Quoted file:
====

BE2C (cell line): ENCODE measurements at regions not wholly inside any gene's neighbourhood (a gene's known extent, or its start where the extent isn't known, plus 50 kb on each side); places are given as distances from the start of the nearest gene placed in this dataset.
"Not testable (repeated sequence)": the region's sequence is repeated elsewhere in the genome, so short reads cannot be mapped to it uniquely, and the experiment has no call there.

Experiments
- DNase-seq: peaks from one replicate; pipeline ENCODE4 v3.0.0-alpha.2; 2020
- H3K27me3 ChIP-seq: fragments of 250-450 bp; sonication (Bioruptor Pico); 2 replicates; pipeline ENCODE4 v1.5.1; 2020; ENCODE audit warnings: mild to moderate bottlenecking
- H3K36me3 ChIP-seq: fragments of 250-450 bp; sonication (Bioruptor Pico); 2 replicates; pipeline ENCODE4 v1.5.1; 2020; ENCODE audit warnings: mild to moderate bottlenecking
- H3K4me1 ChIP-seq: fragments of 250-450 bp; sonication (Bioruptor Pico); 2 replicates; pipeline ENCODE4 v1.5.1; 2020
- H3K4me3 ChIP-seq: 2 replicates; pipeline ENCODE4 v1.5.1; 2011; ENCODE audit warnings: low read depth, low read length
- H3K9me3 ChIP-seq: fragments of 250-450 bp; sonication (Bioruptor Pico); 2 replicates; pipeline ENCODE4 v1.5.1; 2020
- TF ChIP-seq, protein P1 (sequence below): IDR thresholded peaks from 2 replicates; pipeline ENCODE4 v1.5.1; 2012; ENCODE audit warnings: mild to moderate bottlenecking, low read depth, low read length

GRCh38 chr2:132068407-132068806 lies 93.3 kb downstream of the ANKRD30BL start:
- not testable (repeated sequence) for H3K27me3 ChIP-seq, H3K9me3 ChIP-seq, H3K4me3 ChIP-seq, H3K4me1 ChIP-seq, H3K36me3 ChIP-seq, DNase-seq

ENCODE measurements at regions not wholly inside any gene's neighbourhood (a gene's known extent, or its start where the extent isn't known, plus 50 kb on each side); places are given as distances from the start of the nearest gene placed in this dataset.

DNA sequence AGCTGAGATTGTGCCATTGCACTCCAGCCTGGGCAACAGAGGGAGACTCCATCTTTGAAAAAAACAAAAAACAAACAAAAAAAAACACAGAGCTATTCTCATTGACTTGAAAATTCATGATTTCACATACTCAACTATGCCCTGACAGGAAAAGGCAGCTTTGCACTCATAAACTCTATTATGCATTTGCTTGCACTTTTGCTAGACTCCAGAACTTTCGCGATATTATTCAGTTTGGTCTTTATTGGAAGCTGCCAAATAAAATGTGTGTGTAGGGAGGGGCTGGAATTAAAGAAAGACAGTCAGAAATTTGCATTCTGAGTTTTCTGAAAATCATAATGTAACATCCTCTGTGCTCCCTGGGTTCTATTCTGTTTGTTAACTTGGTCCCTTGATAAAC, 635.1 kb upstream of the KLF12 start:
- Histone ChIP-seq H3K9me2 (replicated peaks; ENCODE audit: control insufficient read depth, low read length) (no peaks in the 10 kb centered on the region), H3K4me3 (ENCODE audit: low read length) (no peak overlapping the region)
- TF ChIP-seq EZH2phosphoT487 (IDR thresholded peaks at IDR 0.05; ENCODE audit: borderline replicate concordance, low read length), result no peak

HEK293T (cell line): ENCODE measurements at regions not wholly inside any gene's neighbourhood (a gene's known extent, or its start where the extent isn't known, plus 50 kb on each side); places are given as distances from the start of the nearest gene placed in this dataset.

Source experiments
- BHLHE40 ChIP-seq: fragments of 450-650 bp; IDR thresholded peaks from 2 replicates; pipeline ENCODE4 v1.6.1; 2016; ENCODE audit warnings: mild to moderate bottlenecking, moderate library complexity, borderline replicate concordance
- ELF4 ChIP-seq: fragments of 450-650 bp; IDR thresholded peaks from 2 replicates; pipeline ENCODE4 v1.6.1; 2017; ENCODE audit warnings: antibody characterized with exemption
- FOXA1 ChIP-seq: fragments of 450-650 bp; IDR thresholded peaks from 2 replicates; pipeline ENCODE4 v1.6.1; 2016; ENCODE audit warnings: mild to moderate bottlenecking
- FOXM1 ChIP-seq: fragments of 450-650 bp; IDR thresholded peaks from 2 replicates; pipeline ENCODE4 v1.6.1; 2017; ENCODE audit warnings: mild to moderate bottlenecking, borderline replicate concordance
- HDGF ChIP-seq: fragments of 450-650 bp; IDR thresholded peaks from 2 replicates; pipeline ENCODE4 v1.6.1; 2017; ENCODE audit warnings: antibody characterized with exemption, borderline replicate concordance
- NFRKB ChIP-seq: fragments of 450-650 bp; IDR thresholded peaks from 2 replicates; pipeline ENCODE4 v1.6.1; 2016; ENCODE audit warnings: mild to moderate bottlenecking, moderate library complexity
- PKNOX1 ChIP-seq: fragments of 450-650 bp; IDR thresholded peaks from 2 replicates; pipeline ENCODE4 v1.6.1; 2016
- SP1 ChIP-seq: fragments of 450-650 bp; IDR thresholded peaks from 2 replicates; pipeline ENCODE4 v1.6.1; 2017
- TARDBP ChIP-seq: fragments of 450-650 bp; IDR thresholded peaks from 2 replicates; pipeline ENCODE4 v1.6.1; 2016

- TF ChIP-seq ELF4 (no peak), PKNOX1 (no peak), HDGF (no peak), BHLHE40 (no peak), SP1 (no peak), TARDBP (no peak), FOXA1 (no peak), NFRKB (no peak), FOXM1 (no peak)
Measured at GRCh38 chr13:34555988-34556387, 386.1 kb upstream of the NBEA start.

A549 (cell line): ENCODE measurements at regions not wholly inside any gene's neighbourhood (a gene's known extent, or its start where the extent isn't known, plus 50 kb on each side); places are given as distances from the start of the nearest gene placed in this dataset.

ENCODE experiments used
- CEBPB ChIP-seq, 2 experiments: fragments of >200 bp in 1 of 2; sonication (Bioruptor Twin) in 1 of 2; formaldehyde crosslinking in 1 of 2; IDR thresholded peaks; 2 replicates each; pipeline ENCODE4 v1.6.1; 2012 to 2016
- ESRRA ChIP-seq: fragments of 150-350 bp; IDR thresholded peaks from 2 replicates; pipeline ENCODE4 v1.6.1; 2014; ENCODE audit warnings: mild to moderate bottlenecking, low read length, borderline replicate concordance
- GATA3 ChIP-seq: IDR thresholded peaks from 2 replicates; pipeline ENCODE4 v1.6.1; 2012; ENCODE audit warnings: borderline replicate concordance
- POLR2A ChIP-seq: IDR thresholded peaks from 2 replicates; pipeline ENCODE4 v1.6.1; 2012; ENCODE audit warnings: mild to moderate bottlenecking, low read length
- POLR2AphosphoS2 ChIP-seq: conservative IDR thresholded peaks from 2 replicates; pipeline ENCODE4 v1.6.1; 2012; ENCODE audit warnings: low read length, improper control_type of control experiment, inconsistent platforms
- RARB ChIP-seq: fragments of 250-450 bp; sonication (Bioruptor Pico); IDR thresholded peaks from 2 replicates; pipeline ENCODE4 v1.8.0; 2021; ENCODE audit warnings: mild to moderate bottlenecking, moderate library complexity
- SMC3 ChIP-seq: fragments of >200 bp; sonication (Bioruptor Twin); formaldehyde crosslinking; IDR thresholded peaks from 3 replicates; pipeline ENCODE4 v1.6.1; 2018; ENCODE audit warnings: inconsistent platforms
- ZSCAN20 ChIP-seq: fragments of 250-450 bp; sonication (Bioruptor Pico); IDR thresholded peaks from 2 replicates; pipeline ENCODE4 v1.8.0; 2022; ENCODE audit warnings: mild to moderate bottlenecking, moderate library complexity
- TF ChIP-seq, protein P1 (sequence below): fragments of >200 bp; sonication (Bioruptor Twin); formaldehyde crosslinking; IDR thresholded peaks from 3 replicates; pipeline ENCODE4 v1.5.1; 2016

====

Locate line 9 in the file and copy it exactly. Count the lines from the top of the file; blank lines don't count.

- H3K9me3 ChIP-seq: fragments of 250-450 bp; sonication (Bioruptor Pico); 2 replicates; pipeline ENCODE4 v1.5.1; 2020